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Wake up to the dawn chorus

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Enjoy the sound of birds serenading the break of day… but why do they do it?

The dawn chorus is one of the most magical experiences in nature: a multitude of birds of many species all singing together in harmony as morning breaks and light begins to fill the skies.  

It is the natural world’s most impressive and renowned ‘concert’.

With a couple of rare exceptions, birdsong is an activity that is limited to the spring and early summer.  

It may sound like beautiful music to our ears, but to the birds it is something quite different.  At its most simple, it is a way for rival males (for it is just the male of the species that sings in the vast majority of cases) to fight and resolve conflicts without directly coming to blows, and also a means by which they can impress and attract a mate.  

Essentially, the louder and stronger your song, and the more time you spend singing it, the better the territory that you can claim and the higher the chance of a female choosing to mate with you.

There is also a school of thought that says birds sing most in the mornings because sound carries further, linked to the lack of general noise and the density of the air at that time.

The dawn chorus may dip in intensity during the breeding season, mainly during the short mating periods and again when the young are being cared for. There simply isn’t enough time in the day to defend/mark their patch and tend to the young! In Britain during high summer, the dawn chorus starts as early as 4am. The first birds to stir are usually blackbirds, robins and wrens. Singing then pretty much stops altogether when the breeding season is over.

“Essentially, the louder and stronger your song, and the more time you spend singing it, the better the territory that you can claim and the higher the chance of a female choosing to mate with you.”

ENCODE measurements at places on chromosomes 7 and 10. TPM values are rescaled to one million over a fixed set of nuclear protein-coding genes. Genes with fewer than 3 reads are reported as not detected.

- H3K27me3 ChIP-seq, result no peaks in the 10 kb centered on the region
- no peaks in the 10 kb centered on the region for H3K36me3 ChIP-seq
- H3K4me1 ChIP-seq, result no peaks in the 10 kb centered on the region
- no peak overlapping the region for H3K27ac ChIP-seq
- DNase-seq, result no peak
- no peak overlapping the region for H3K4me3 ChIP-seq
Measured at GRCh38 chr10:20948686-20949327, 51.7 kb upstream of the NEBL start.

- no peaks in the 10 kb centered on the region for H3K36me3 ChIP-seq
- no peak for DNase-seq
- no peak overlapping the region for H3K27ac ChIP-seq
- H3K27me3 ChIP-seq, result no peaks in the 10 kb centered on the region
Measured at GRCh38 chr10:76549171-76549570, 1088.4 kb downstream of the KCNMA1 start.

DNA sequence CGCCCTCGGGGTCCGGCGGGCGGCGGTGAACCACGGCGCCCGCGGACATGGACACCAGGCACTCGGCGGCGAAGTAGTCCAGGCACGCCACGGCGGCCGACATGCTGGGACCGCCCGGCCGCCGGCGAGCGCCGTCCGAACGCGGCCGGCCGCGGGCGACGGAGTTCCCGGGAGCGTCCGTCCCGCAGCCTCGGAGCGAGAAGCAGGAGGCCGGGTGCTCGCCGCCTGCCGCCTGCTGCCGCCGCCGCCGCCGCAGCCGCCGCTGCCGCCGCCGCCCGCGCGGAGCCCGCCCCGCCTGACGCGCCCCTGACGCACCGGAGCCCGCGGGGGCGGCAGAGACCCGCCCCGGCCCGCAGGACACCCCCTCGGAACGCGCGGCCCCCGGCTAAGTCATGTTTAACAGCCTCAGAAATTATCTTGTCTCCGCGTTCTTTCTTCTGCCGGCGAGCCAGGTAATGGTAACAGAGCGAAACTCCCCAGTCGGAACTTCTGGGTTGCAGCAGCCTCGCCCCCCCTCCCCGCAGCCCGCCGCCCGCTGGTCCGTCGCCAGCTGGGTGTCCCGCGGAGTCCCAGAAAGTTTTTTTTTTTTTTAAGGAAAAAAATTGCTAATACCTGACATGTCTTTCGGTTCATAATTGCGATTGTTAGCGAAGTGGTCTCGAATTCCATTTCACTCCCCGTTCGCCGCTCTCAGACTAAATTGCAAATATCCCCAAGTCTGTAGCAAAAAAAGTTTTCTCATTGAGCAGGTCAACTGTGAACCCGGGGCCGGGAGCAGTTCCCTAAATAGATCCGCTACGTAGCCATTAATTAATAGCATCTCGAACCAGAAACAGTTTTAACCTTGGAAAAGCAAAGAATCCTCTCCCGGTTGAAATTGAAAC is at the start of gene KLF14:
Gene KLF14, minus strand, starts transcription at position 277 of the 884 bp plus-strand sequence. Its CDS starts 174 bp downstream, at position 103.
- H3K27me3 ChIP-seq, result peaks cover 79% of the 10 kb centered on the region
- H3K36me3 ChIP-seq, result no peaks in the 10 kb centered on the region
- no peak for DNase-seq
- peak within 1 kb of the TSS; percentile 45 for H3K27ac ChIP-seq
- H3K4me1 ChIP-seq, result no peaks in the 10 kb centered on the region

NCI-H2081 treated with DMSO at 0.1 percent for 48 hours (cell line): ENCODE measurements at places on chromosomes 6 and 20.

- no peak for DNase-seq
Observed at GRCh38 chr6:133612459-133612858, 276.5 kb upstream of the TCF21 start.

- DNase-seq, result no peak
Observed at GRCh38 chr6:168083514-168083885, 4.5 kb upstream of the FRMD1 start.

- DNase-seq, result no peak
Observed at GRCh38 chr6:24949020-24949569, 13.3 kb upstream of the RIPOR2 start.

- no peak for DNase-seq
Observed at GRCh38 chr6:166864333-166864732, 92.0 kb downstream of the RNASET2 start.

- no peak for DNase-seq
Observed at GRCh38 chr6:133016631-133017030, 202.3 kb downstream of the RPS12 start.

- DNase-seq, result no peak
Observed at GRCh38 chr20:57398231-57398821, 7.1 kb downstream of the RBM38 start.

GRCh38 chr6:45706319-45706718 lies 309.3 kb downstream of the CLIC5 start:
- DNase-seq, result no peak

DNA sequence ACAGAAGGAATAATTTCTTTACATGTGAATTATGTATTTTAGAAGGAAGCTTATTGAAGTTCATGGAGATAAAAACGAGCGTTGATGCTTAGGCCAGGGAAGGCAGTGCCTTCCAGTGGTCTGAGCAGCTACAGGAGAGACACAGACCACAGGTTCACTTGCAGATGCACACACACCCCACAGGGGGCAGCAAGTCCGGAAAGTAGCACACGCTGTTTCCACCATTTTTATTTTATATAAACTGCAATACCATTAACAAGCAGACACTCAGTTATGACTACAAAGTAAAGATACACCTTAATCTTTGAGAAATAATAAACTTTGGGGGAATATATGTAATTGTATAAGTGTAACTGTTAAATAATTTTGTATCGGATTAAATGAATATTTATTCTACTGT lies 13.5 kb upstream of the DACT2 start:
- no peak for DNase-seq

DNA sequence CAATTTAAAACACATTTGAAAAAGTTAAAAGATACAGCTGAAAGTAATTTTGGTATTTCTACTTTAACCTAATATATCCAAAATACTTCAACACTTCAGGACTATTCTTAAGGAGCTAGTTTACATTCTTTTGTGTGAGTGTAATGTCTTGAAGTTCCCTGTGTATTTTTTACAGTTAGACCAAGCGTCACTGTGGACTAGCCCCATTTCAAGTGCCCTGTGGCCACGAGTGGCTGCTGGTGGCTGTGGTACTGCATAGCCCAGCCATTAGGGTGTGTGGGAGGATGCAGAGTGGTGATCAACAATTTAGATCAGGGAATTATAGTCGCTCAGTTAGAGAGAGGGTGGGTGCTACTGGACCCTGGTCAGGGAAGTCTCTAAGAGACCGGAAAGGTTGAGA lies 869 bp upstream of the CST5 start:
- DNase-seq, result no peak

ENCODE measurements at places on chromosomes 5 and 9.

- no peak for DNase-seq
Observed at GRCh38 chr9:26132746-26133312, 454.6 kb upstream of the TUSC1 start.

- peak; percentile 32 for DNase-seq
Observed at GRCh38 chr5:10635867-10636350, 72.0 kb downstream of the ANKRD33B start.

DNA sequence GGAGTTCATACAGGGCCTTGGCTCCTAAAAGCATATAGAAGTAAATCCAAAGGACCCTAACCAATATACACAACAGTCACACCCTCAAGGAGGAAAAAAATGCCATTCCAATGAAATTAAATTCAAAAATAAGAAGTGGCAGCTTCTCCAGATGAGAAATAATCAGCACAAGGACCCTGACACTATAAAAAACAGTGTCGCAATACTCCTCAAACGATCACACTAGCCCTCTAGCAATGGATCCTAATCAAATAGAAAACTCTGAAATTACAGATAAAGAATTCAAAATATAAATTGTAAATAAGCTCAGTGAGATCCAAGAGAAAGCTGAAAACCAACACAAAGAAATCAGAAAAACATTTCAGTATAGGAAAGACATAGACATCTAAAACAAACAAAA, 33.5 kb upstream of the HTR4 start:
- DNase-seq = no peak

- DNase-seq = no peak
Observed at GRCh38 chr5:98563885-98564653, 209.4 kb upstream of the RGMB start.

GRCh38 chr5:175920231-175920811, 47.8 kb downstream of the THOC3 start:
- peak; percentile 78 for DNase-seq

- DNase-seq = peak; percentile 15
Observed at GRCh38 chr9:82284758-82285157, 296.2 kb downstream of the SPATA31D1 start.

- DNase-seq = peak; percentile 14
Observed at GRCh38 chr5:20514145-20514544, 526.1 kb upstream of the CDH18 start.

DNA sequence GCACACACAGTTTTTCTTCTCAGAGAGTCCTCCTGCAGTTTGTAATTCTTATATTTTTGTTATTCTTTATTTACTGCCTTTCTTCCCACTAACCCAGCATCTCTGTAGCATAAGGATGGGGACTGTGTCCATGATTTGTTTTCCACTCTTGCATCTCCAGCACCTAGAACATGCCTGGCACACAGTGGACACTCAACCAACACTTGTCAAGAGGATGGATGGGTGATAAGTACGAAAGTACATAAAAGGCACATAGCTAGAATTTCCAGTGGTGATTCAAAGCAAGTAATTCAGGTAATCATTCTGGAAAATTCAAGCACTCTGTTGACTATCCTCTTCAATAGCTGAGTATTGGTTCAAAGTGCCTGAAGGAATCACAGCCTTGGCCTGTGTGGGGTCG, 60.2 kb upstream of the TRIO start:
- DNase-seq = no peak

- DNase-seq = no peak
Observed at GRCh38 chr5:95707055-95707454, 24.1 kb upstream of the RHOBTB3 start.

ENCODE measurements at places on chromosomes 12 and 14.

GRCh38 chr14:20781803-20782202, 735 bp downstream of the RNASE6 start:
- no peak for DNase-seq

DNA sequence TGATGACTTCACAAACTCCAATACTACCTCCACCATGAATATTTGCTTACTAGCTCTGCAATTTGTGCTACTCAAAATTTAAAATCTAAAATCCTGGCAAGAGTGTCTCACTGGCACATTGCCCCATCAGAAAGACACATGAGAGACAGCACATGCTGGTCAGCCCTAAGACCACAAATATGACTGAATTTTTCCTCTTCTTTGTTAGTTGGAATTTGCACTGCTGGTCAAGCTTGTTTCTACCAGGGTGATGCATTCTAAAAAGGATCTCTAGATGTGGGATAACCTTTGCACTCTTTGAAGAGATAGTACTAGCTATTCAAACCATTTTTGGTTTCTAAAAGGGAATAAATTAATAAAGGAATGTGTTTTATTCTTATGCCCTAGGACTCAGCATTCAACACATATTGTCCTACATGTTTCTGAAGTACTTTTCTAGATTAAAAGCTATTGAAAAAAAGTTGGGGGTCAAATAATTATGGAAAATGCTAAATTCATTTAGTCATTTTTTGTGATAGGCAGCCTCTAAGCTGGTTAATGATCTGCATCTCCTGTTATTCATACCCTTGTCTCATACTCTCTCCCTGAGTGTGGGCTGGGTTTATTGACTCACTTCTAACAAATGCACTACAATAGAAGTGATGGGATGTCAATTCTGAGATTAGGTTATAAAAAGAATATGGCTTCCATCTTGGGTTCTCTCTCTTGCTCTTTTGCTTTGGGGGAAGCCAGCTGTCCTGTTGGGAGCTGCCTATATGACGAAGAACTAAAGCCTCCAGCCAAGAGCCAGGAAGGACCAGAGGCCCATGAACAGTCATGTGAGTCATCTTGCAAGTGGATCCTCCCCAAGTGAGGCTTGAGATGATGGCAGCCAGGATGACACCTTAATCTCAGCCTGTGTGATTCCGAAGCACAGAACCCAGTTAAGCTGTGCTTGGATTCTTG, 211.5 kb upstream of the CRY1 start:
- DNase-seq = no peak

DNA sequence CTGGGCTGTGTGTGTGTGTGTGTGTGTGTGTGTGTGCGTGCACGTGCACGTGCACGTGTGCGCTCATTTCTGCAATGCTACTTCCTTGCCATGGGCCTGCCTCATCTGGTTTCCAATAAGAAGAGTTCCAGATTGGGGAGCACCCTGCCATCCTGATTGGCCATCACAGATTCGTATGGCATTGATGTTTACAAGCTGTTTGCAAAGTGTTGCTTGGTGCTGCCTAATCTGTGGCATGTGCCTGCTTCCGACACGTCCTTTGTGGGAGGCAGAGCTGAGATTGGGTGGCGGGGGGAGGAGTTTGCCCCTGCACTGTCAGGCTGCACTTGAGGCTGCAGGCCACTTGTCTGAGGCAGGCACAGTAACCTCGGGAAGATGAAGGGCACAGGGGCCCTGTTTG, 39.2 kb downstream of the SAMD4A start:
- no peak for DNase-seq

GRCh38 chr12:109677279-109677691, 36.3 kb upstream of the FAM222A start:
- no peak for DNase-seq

There is a lot more going on during the dawn chorus than might not initially meet the ear.  For example, not many people realise that the order in which the birds start to sing each day is far from random: those birds with larger eyes start to sing earlier than those with smaller eyes.  Larger eyes bring better light-gathering ability, meaning that a bird with large eyes can see sufficiently well in the low early dawn light to allow it to spot any predators that might be attracted by its song.  Those birds with smaller eyes need to wait until the sky is brighter before they can safely sing.

For the most part, it is the males that sing – a consistently repeated pattern of tones, mostly from an elevated or conspicuous spot within their territory or breeding area. Some birds, such as buntings and skylarks, sing on the wing. While birds usually do not sing around their nests, a few sing a quiet ‘whisper song’ that can be heard only within a few yards. For a few species, the female also occasionally breaks into song such as robins, tawny owls, dotterels and red-necked phalaropes.

The songs of birds are learned, not inherited. Within a couple of months, fledglings develop a ‘subsong’ that matures into an adult primary song in around a year or so as they reach breeding maturity. From this learnt behaviour, a number of species have a varying number of songs and calls. 

Which birds wake up first?

  • Worm eating birds such as skylarks, song thrushes, robins and blackbirds are the first to sing compared with the insect eating wrens and warblers which start later. Once the light levels start to rise it is often hunger that drives the  birds to stop singing and look for food instead.
  • Species such as tree sparrows and blue tits tend to prefer singing at dusk. This evening chorus is quieter
  • Dawn falls about 30 minutes before sunrise and some birds can start singing in what is called’ the astronomical twilight’-just ahead of that.
  • In late spring as April moves into May the chorus will start in the west country at 4am.

TOP OFTHE CHARTS

Robin

From first light the robin gives a liquid song that trickles and gurgles, often leaping from very high notes down to low ones and back again.

Blackbird

Has a mellow baritone voice which offers beautiful verses with tuneful whistles but which often ends with a few squeaky high-pitched notes.

House sparrow

Won’t win any prizes for its song. All it can really manage is a few sets of variations of its ‘chip’ call.

Chaffinch

A sprightly song with the same verse repeated over and over again with a few seconds in between.

Wren

Each verse is about five seconds long sung with astonishing volume for such a tiny frame.

Song Thrush

Sadly far fewer of us get to hear this wonderful song beautiful and distinctive with a short phrase repeated two three or four times.

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